UC Berkeley is growing and so is the litany of complaints from neighbors demanding the university cease and desist its expansion.
“They’ve been a horrible neighbor,” Berkeley resident Bennett Markel told a Tuesday night scoping session on the university’s Long Range Development Plan (LRDP). “I can’t imagine any official of the university standing up here and being proud of anything.”
Markel was among some 25 citizens who showed up at the legally-required meeting on the university’s Clark Kerr Campus on Warring Street to blast the LRDP, the document that will direct new university construction on the campus and in city streets through 2020.
The Draft Environmental Impact Report (DEIR) for the plan, released last month, projected 2,600 new dormitory beds, 2,300 new parking spaces, 5320 new daily visitors to the campus and 2.2 million square feet of new administrative space—three times more than called for in the campus’ 1990 LRDP.
The university desperately needs the new administrative space, UC Berkeley Project Manager Kerry O’Banion told residents at the meeting. After absorbing several thousand new students over the past five years and concentrating much of its capital funding towards retrofitting older buildings, O’Banion said the university has a 450,000 square foot shortage of research space.
The project manager asserted that three-quarters of the new construction would be built on the main campus or adjoining city blocks—not in far-flung neighborhoods as past plans had proposed. The concept, he said, would mirror that of a computer or biotech company which are “designed for spontaneous interactions” among employees.
Neighbors expressed concerns that the main campus was essentially being transformed into an industrial park, but O’Banion said 95 percent of funding for new construction projects has come from public or non-private sources.
He also said that the university, which is not bound to city zoning rules and doesn’t pay city taxes, was committed to following Berkeley’s General (zoning) Plan and paying its fair share for mitigating the problems its expansion was bound to cause.
Although O’Banion has acknowledged neighborhood concerns that the realization of the plan would lead to more traffic congestion, he said that a lower rate of growth “would not meet the long term needs of the campus.”
After O’Banion spoke, the neighbors took the floor and the critiques and demands kept on flowing.
“It’s difficult for me to understand how a huge amount of taxpayer money can be put on top of the Hayward Fault,” said Raymond Mathis, an architect. Mathis, like many residents who spoke at Tuesday’s session, wanted to cap UC Berkeley growth and direct the new student growth to campuses with more expansion potential, such UC Davis.
Dean Metzger, chair of the Berkeley Transportation Commission and president of the Claremont Elmwood Neighborhood Association (CENA), warned that Berkeley didn’t have the financial resources to pay for the extra demand for city services and set forth a list of demands.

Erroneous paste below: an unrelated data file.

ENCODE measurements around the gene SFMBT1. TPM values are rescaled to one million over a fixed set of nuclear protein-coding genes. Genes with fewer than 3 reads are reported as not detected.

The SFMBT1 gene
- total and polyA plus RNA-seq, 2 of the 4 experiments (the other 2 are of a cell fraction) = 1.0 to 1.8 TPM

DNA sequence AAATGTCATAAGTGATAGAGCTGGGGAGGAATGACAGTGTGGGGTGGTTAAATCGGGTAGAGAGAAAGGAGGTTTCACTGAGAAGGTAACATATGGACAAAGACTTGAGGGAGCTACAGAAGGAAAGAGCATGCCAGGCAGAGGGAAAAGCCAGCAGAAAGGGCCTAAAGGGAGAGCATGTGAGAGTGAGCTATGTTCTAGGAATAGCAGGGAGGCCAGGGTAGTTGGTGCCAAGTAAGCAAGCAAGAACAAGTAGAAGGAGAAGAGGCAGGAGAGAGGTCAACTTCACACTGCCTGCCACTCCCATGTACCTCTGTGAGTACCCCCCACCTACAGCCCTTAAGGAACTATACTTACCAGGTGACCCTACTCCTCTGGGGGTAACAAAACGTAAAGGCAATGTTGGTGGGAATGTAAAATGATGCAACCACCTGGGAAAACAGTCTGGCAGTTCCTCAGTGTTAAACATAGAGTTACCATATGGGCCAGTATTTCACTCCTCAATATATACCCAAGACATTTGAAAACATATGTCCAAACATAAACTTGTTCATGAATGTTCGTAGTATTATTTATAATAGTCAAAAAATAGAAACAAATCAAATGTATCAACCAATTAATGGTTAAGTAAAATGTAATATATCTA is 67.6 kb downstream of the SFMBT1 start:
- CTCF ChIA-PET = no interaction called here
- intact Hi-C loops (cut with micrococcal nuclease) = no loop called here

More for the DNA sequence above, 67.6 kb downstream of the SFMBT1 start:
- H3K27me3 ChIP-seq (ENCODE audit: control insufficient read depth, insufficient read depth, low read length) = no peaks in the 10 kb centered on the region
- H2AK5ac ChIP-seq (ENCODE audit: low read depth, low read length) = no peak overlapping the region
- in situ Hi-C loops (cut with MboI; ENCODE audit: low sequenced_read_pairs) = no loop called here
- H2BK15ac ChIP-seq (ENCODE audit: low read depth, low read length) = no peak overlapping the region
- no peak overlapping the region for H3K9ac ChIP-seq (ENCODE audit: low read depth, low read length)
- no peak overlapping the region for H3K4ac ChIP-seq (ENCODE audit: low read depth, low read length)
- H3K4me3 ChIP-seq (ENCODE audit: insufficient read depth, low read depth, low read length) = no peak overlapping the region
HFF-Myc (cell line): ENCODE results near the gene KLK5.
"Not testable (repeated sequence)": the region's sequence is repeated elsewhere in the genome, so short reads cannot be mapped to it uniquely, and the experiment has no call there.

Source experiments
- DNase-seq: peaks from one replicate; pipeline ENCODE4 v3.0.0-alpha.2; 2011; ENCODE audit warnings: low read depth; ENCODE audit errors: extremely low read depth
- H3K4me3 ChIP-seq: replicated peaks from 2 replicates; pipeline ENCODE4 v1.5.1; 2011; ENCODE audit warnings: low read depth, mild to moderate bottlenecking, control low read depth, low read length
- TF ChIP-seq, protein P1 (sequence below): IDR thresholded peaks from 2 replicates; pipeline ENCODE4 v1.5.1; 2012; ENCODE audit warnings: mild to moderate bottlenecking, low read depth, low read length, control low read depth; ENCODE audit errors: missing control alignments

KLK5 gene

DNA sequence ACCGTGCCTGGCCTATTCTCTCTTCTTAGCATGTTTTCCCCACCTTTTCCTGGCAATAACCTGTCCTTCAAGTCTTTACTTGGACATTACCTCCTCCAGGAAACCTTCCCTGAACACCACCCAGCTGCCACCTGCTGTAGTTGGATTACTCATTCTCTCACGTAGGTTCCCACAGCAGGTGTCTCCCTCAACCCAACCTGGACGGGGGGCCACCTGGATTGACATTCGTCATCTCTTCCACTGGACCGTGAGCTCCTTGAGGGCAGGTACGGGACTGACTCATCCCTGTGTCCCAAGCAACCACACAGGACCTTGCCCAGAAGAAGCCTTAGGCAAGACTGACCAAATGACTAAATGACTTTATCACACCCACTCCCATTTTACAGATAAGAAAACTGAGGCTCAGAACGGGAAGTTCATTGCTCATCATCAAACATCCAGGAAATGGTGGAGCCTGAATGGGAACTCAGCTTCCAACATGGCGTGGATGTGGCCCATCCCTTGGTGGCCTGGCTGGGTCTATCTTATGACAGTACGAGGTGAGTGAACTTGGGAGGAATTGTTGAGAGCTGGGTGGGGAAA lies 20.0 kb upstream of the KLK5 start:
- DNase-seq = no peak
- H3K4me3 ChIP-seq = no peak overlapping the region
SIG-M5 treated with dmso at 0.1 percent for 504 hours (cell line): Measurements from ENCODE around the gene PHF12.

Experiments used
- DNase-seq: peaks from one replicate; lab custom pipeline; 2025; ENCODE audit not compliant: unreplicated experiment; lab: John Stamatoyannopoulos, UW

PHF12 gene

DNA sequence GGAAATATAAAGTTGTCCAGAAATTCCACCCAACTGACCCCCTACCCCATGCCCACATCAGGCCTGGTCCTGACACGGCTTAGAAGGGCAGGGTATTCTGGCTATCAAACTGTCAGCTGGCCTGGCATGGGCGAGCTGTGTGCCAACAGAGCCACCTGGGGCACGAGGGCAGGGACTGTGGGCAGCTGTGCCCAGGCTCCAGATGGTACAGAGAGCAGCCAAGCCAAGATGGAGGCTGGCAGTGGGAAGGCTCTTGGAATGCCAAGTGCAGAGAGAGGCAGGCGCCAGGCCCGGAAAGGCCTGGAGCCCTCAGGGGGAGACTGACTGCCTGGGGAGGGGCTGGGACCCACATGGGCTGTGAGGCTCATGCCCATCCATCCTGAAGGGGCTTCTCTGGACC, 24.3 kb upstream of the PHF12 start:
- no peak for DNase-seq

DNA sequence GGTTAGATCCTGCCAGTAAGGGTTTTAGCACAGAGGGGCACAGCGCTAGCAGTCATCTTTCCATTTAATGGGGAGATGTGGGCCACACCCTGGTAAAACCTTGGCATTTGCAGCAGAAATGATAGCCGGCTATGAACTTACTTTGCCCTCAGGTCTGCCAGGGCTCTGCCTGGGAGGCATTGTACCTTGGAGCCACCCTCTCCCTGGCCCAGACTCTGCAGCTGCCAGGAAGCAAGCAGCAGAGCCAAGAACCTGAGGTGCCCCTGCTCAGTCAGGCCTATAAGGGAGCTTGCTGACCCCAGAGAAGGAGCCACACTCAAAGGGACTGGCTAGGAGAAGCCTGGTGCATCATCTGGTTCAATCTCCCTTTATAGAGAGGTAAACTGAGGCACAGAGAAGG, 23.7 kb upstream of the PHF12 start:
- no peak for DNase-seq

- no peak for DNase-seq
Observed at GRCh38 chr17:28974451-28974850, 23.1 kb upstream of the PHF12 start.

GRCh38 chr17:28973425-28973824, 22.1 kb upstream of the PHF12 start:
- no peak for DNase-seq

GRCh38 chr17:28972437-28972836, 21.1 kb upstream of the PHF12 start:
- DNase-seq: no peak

Metzger said he wanted the university to abide by a covenant with the city to limit the expansion of the Clark Kerr Campus, redesign transit routes for commuters, provide a free transit pass for faculty and staff, enforce rules prohibiting students in dorms from having cars, pay for parking meter maintenance, and prevent construction crews involved in the expansion from parking their trucks on residential blocks.
Traffic was also a concern for Martha Jones, a former CENA president. Jones doubted a UC plan to help the city deal with traffic congestion by installing a series of traffic lights would benefit her neighborhood. “Although [the university] said they would help pay for the traffic lights, I must refuse their generosity,” she said.
Others were more blunt.
“What we have in this document is a road map for war,” said Jim Sharp, who lives just north of the campus.
Philip Price, a city Parks and Recreation Commissioner and Lawrence Berkeley Lab employee, said, “The best thing they could do is just stop growing.”
Dorris Willingham argued the university should only expand on its main campus instead of cramming itself into Berkeley neighborhoods. “You have to do a little bit more damage there before wrecking our lives,” she contended.
One place neighbors were adamant that UC not expand to was the hill campus—home to the Strawberry Creek watershed. The only new development considered for the site is a 100-unit housing complex for new faculty members on Summit Road.
Marge Madigan, who lives on that street, said her neighborhood couldn’t handle an influx of new neighbors, who could make it more difficult to evacuate in the case of an earthquake or a fire. “If we have to get out quickly a traffic light isn’t going to help a bit,” she said.
For the most part, residents were skeptical that the university would address their concerns.
“I think we know what we say here won’t make the slightest bit of difference,” said Sharon Hudson.
By state law, the university must respond to all issues raised at the scoping sessions in a final Environmental Impact Report which will be sent to the UC Board of Regents for approval.
The city, meanwhile, is studying the Draft EIR and planning simultaneous negotiations with the university to pay a higher share of fees for city services such as sewers and public safety. The City Council will consider the university’s plan at a May 25 workshop and again at its June 8 meeting.